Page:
continued from part three

yes, we actually have one (more info here), ask other breeders if they do!

This is an ancient breed that needs a little care in raising and breeding.

We generally do not breed from a bitch more than once in her lifetime (yes, there have been exceptions).

We no longer offer dogs at stud (again except under extraordinary circumstances), and we are careful not to allow any one of our dogs to sire a huge percentage of pups in any one era.

There are limited numbers of bloodlines, Clumbers, and buyers and we already offer young stock and stock suitable for breeding for sale. We can see no reward for the breed or Erinveine in watching others make money from puppy sales sired by our dogs when a litter outside reduces the potential use of that sire within our own kennel, and we will have puppies by that dog to offer for sale also.

We do actually breed to yield a pup for our own kennels in every litter produced. Thus we will always take our “pick”; however for the newcomer to the breed we are happy to make suggestions as to possible suitability of a particular litter or even individual.

If you have stated specifically (on the booking form) you are after a show quality Clumber then we will strongly encourage you to take one we feel should have this potential. Be aware that many things can occur to living animals and we are not sharmen and there is always the potential of a problem arising that can effectively disqualify this animal from the show ring – be it a bee sting causing scarring, an accident while playing or even the bite going wrong after purchase.

As with many, many breeds Clumber bites can move from reasonable scissor bite to undershot – the reasons have not been identified, but our experience indicates a strong nutritional link. With each litter bred we are more confident about bite quality, but nature can destroy everyone’s dreams! This is just another reason we raise the pups until they cut their adult incisors.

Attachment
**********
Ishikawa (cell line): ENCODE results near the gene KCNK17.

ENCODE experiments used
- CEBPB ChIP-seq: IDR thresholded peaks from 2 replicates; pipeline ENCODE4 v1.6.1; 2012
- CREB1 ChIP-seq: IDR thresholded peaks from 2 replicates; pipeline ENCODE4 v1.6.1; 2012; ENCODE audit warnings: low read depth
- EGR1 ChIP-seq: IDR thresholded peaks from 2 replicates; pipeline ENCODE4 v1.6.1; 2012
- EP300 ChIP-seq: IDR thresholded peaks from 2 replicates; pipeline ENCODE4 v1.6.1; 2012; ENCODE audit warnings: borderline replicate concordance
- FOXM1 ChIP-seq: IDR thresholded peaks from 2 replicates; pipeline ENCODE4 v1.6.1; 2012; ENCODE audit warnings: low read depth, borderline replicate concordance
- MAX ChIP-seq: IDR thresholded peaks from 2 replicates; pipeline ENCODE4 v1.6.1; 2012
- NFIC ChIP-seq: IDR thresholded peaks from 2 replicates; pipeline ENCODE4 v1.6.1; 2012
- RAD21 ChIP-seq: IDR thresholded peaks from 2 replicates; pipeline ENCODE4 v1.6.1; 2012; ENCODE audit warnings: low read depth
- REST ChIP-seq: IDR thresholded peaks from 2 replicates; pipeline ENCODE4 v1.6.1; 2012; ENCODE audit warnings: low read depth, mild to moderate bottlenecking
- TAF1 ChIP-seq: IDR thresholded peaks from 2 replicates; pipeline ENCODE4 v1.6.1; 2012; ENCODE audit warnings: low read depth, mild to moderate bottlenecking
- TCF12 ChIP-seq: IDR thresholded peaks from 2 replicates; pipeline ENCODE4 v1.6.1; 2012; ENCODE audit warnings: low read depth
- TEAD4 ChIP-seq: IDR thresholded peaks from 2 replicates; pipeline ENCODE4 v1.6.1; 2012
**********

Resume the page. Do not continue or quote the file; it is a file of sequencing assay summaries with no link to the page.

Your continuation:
We recognize that the Clumber Spaniel have had the worst hip score on the British Veterinary Association scale (which is used in Australasia also). However, we do not actually x-ray our breeding stock at this stage for several reasons

  1. Erinveine dogs already scored have a lower score than Australasian Clumbers, which score considerably less than the world average
    Willis report Dec 1992 world breed average 44.68, Australasia 31.33, Erinveine 29.80 – the lower the score the better; we are currently trying to get a more recent analysis by Dr Willis has now retired and no one else seems to offer this service.  You are welcome to check our current, unedited, and fully verifiable record
  2. Clumbers have been prone to anaesthetic shock or reactions, this matter has been reported to the University of Melbourne researcher, but Dr Brock has not contacted us; it is also a phenomenon that has been noted across the Clumber population worldwide; fortunately the incidence rate seems to be falling, perhaps with IV fluids, perhaps with better anaesthetic techniques
  3. The x-ray technique means genital organs are irradiated
  4. The scoring system was developed for German Shepherds, Clumbers have a different angulation and bone quality
  5. We are very conscious of conformation in choosing our breeding stock, including hindquarter angulation
  6. Although not statistically identified in Clumbers, the environmental conditions (feeding, surfaces, etc) can contribute to hip dysplasia development; for that matter pups are not born with hip dysplasia, it develops
  7. The prohibitive cost of screening dogs unless of course buyers would like to pay more for their pups!
  8. We do hip score if there is another non-emergency reason for a dog to undergo a general anaesthetic.